Monday, April 15, 2019

Stones In His Pockets – breathless production reminds us how far we’ve come (Grand Opera House until Sat 20 April)

On the twentieth anniversary of its West End Run – which I used to regularly walk past while working in London and heading back towards Leicester Square and my hotel near Trafalgar Square – Theatre Royal Bath and Rose Theatre Kingston have revived Marie Jones’ play Stones In His Pockets and have taken it on a 14-week UK tour.

Ostensibly about the experience of two local extras employed to fill out the crowd scenes of a US blockbuster being filmed in County Kerry, the play homes in on the perennial exploitation of the little people by the rich and powerful blow-ins who fill our heads with supposedly unreachable dreams.

Yet the play is running in the Grand Opera House in the week that the last season of Belfast-filmed Game of Thrones begins and opens on the very day (and I borrow phrase from one of many press releases issued on the subject) that the first of six beautifully-crafted, freestanding stained-glass windows that are being installed across Belfast, each depicting some of the most exciting and talked-about moments from the saga.

We have adapted. We have learned to collude with the magic picture-makers. We have learned to ever-so-slightly exploit the filmmaking overlords and play them at their own publicity game. While the tables haven’t completely turned, the cards are no longer stacked against us with the house being able to automatically take advantage.

So while a mention of ‘virtual reality’ indicates that Marie Jones has tweaked the script – though I’m glad ‘saving for a Commodore 64’ survives! – the words of Charlie and Jake have a certain dissonance reflecting how far we’ve come, rather than a relevance to our current situation.

The step and twirl choreographed transitions between characters – the pair of actors play a total of 15 people between them – are among the most stylish in a recent run of multi-roled productions. The Riverdance sequence deserves the laughter and applause it garners.

Kevin Trainor plays Charlie who has turned his back on a failed relationship as well as an Xtravision video rental franchise in Ballycastle to travel south-west and try something new. While the accent is more Glens than Fair Head, it’s consistent and likeable. Owen Sharpe plays the wiry Jake, a local Kerry-man who is a second cousin to nearly everyone in the town that has gone mad for Hollywood. His dalliance with the film’s lead actress Caroline Giovanni turns out to be as phony as her accent. The two actors bounce off each other like a seasoned double act, never dropping a beat. Trainor’s Jock Campbell, Scottish personal security to the film’s lead is a favourite from the minor roles, along with Sharpe’s overly eager to impress, mincing assistant director Aisling.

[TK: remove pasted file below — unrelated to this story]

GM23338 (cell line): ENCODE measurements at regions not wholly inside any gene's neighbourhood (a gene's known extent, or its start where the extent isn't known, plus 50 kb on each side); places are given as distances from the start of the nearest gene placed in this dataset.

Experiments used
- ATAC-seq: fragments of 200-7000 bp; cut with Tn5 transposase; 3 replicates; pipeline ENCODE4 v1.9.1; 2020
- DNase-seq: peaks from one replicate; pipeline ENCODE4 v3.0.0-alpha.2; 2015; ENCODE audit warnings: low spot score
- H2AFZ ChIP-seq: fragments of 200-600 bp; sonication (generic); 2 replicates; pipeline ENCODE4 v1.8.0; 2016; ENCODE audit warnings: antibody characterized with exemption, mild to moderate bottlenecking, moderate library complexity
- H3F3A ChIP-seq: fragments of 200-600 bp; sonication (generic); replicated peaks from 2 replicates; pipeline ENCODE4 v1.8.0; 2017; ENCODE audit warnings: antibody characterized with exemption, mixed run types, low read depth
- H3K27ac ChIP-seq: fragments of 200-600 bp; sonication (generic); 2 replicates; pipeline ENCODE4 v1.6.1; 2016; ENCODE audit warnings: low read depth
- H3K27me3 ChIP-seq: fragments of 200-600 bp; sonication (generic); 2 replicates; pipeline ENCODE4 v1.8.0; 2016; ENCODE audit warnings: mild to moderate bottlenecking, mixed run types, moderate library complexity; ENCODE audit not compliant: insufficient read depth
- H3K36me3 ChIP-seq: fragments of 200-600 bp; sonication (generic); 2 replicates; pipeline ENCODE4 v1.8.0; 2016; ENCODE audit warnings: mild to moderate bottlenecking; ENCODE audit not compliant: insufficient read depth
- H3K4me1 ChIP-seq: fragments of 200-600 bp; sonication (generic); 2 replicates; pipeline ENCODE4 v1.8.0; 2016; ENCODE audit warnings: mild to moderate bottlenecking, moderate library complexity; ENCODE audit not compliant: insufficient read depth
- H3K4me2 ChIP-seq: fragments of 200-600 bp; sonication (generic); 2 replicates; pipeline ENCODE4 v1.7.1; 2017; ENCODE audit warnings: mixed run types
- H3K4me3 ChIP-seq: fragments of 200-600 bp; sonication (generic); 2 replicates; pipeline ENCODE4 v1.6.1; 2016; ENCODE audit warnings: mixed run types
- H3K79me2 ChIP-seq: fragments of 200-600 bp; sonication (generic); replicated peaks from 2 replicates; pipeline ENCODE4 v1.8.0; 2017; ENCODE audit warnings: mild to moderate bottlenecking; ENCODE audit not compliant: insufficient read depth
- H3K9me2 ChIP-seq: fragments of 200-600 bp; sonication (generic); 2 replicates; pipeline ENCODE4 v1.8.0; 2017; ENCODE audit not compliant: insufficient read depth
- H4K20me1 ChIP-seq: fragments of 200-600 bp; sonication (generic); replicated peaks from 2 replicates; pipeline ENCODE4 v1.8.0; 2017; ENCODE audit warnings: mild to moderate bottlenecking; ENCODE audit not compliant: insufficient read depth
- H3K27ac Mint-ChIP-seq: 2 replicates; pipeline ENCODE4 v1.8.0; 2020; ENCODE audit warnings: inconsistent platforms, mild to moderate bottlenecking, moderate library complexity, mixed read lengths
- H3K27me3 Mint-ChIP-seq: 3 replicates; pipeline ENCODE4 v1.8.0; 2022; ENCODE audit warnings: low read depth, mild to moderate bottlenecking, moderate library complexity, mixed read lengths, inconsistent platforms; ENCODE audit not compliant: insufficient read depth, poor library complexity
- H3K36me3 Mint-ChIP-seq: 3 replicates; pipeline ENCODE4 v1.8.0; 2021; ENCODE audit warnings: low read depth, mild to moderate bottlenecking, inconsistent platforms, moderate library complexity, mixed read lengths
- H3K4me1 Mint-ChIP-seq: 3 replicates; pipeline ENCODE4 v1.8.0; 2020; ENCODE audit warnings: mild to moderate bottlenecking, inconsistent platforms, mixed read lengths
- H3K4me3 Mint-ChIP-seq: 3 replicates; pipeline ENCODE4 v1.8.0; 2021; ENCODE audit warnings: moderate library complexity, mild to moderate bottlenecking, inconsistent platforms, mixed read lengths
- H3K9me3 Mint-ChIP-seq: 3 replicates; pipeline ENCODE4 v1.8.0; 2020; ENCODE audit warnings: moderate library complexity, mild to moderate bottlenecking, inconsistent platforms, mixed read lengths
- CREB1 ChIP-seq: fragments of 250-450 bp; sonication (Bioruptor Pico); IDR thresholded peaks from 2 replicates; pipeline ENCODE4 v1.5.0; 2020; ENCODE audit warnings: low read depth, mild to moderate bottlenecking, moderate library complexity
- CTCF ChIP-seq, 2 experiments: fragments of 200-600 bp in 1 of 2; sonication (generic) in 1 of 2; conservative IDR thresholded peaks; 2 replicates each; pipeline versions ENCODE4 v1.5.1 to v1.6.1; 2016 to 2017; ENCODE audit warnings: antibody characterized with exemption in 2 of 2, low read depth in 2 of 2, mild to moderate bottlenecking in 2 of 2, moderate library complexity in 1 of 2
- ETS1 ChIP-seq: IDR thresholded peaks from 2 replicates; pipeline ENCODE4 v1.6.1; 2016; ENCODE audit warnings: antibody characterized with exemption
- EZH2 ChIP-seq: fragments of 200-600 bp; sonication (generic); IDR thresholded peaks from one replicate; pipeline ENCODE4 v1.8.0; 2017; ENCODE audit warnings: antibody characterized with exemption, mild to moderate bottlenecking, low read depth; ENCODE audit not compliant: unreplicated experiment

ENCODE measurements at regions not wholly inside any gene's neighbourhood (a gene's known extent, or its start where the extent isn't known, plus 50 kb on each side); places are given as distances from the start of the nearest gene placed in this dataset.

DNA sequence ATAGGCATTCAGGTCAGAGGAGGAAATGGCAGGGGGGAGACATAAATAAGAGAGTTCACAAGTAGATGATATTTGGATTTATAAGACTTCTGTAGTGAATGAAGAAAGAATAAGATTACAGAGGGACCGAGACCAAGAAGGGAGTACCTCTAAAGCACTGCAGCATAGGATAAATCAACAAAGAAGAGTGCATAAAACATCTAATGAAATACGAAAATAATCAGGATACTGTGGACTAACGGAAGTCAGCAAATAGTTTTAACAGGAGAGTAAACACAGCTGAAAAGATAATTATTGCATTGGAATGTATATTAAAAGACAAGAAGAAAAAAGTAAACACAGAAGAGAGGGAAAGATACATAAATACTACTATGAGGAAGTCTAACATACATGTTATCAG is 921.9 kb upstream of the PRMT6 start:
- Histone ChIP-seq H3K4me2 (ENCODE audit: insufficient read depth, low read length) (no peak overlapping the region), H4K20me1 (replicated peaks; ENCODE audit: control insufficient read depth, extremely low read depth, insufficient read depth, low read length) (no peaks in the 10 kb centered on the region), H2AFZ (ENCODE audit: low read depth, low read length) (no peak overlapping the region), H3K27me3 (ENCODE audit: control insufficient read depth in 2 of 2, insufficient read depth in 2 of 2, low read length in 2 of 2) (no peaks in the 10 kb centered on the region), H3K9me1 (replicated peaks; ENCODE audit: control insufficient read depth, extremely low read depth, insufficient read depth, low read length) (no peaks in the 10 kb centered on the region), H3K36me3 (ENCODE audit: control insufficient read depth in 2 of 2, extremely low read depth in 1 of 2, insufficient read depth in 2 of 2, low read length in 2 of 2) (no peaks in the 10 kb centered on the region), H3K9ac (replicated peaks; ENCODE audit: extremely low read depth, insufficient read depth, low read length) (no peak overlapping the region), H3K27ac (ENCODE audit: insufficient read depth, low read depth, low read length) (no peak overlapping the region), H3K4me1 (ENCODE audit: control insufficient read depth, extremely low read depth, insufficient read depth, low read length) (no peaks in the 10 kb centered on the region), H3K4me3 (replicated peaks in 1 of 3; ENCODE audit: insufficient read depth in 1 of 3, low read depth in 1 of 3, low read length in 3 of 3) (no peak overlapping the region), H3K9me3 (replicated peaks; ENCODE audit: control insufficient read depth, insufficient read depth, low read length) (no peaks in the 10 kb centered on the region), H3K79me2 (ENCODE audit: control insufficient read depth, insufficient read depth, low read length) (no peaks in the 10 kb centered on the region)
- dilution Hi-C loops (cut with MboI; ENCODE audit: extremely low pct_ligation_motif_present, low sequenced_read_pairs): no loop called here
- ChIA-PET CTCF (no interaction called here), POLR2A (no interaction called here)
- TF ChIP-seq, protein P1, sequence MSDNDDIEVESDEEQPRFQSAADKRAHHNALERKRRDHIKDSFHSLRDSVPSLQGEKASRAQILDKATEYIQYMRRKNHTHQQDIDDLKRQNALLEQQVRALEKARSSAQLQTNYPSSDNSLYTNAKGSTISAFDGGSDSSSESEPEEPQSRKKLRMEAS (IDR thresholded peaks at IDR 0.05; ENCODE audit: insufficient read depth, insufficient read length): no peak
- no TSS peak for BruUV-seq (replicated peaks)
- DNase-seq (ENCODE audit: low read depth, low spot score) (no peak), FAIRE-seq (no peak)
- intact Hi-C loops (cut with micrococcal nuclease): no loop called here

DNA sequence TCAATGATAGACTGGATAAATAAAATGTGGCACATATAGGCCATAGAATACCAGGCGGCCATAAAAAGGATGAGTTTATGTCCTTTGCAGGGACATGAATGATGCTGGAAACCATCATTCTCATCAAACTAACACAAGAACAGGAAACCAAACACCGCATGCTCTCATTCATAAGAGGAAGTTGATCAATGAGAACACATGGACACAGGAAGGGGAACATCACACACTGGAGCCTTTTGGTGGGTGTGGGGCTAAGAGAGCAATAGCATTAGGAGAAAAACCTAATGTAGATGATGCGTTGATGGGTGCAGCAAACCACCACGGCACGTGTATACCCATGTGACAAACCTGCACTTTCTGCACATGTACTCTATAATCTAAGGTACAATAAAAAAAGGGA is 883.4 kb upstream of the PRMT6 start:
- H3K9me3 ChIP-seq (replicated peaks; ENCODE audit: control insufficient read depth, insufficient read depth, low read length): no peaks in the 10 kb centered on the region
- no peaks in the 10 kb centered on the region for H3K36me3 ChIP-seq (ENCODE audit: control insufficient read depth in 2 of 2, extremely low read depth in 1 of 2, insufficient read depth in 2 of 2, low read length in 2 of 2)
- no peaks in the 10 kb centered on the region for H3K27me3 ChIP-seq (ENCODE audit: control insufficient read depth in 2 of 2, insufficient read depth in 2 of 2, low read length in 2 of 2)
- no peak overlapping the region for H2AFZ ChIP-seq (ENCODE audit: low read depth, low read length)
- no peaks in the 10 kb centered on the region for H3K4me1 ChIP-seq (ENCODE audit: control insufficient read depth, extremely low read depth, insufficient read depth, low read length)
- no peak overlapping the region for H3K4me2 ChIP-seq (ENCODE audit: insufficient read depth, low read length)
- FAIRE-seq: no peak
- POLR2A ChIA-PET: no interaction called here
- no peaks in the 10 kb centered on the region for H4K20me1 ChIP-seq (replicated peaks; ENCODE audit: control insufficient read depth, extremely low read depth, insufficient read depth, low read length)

Peter McKintosh’s lush and verdant set epitomises rural Ireland, though the wispy clouds in the backcloth betray the normal changeable weather. Howard Harrison’s lighting design employs a huge array of different temperatured spotlights to recreate warm sunrises, the midday sun, and sunsets. With a general lack of props and moving scenery, rapid shifts in light signal scene changes.

Lindsay Posner directed last year’s production of Dear Arabella as part of Belfast International Arts Festival and is familiar with the quality and fluency of Jones’ writing. However in Stones, the rapid pace of delivery leaves very little space for the wordy script to breathe, and the emotions of the tragic moment before the interval and Charlie’s own revelation in the second half are senselessly lost.

Stones In His Pockets continues at the Grand Opera House until Saturday 20 April. While some of the script’s observations have dated, having walked past the London run all those years ago, last night was a great opportunity to be reminded how far good writing and a simple set can take a play. And while we may no longer be so vulnerable to being taken in by the charms of the Yanks, with an election or two (or more) around the corner, it’s a chance to evaluate where else in society we allow ourselves to become victims of other people’s dreams and ambitions.

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